Judkins' Versatility Unmatched
Jan 16, 2006

Farmingdale State women's basketball senior forward Nicole Judkins (Fort Drum, NY/Indian River) was featured this Monday, January 16th, 2006 in Newsday's College Insider. The story was written by Tom Rock, Newsday sports reporter...

The key, Nicole Judkins said, is the rhythm. You have to pay attention to your breathing while focusing on the target. It's all about routine and knowing your aim.

The senior forward on the Farmingdale State women's basketball team could easily be talking about a free throw, but she's not. She's talking about the skills learned in basic marksmanship, about firing a machine gun. Though, come to think of it ...

"They are sort of the same thing," Judkins said of the similarities in foul shooting and just plain shooting. "And if you think about either too much, it's not going to happen."

Judkins is one of very few who can accurately draw that comparison. The multi-tasker is not only a full-time student at Farmingdale playing hoops, she's also an Army reservist participating in the ROTC program. The daughter of a career Army officer, and the sister of a soldier who just returned from Iraq last week, Judkins always figured she would have a future in a green uniform. Now she switches between ensembles, from the emerald duds worn by the Rams to the camouflage fatigues worn during military training.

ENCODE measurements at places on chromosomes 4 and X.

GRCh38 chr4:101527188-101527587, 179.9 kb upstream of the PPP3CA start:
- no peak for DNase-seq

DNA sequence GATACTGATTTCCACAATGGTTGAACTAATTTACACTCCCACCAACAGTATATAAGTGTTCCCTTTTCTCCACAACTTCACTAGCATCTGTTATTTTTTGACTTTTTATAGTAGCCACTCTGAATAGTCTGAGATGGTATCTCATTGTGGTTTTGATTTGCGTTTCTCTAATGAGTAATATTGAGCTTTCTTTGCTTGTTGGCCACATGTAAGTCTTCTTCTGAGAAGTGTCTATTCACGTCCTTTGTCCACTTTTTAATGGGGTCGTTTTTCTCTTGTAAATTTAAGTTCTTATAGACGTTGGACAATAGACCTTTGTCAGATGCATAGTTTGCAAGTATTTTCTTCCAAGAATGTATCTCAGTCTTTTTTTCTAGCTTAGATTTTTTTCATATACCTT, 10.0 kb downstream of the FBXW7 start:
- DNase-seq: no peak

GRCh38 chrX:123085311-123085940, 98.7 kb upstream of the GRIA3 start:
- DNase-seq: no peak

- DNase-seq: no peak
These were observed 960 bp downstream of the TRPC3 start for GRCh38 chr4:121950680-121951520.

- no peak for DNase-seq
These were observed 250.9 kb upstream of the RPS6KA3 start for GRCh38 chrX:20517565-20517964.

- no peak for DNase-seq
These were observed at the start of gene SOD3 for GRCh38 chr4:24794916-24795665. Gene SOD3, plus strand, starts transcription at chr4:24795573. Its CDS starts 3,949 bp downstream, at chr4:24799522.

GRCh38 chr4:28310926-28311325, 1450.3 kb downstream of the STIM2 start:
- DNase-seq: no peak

Judkins, 23, was one of four Farmingdale student-athletes who took part in an LTC (leadership training course) at Fort Knox, Ky., last summer. Kristen Tong (basketball and softball), Gina Moscato (volleyball and softball) and Devan Weber (softball) were also there and absorbed what they could. Perhaps nudged by her family history, Judkins took it one step further and enlisted.

"I grew up in military life, so I felt that's what I had to do," she said. "I realized if I didn't do this, I would regret it for the rest of my life. I knew even if I hated the LTC, there was something about the Army I would love. It's a very proud job."

And so far pretty hectic. Though ROTC training follows the school semester schedule, during the academic year Judkins is shuffling all around Nassau County. On Mondays and Wednesdays, she takes a full load of classes at Farmingdale. On Tuesdays and Thursdays, she trains with the ROTC, and on Thursdays, she also goes to Hofstra for leadership classes and labs in topics such as land navigation or basic marksmanship. Finding time for basketball practice isn't easy, which is why Judkins will sometimes show up wearing her fatigues.

"I've been running through the woods all day, and then I change into basketball clothes," she said.

Judkins said her parents have been supportive of her enlistment, but her brother has been hesitant to fully back the decision, and not just because Nicole would outrank him as an officer.

"My brother is real protective, and he just came back from a war zone and can't stand to think of me heading over there," she said. "He's seen it, he's smelled it, he's breathed the air over there. I think it is harder for him having done it than for me, who hasn't done it yet."

Judkins, who played two seasons at Southern Maine and is in her final year of basketball eligibility - she averages 2.9 points and 1.8 rebound per game off the bench for the Rams - will graduate from Farmingdale next spring.

"Then," she said, "it's off to wherever the Army sends me."